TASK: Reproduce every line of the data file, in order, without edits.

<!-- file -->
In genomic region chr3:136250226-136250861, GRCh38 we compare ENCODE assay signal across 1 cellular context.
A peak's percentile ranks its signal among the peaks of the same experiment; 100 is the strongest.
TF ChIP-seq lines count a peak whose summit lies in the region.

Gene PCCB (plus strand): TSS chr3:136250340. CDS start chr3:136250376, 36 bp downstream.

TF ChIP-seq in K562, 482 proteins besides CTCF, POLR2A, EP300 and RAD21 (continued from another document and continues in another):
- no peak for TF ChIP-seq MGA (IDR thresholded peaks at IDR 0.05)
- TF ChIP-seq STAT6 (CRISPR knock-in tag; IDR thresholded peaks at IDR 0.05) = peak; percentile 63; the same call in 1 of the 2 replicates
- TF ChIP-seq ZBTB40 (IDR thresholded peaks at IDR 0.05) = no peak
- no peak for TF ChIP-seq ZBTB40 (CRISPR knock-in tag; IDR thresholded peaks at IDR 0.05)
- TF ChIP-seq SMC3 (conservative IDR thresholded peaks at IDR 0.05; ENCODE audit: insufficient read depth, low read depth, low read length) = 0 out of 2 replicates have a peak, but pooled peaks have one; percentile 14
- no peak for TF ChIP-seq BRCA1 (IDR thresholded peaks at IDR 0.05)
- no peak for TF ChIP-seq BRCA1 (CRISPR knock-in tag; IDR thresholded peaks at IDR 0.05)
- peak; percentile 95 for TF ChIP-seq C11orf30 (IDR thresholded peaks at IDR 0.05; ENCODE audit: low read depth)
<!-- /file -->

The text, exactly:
In genomic region chr3:136250226-136250861, GRCh38 we compare ENCODE assay signal across 1 cellular context.
A peak's percentile ranks its signal among the peaks of the same experiment; 100 is the strongest.
TF ChIP-seq lines count a peak whose summit lies in the region.

Gene PCCB (plus strand): TSS chr3:136250340. CDS start chr3:136250376, 36 bp downstream.

TF ChIP-seq in K562, 482 proteins besides CTCF, POLR2A, EP300 and RAD21 (continued from another document and continues in another):
- no peak for TF ChIP-seq MGA (IDR thresholded peaks at IDR 0.05)
- TF ChIP-seq STAT6 (CRISPR knock-in tag; IDR thresholded peaks at IDR 0.05) = peak; percentile 63; the same call in 1 of the 2 replicates
- TF ChIP-seq ZBTB40 (IDR thresholded peaks at IDR 0.05) = no peak
- no peak for TF ChIP-seq ZBTB40 (CRISPR knock-in tag; IDR thresholded peaks at IDR 0.05)
- TF ChIP-seq SMC3 (conservative IDR thresholded peaks at IDR 0.05; ENCODE audit: insufficient read depth, low read depth, low read length) = 0 out of 2 replicates have a peak, but pooled peaks have one; percentile 14
- no peak for TF ChIP-seq BRCA1 (IDR thresholded peaks at IDR 0.05)
- no peak for TF ChIP-seq BRCA1 (CRISPR knock-in tag; IDR thresholded peaks at IDR 0.05)
- peak; percentile 95 for TF ChIP-seq C11orf30 (IDR thresholded peaks at IDR 0.05; ENCODE audit: low read depth)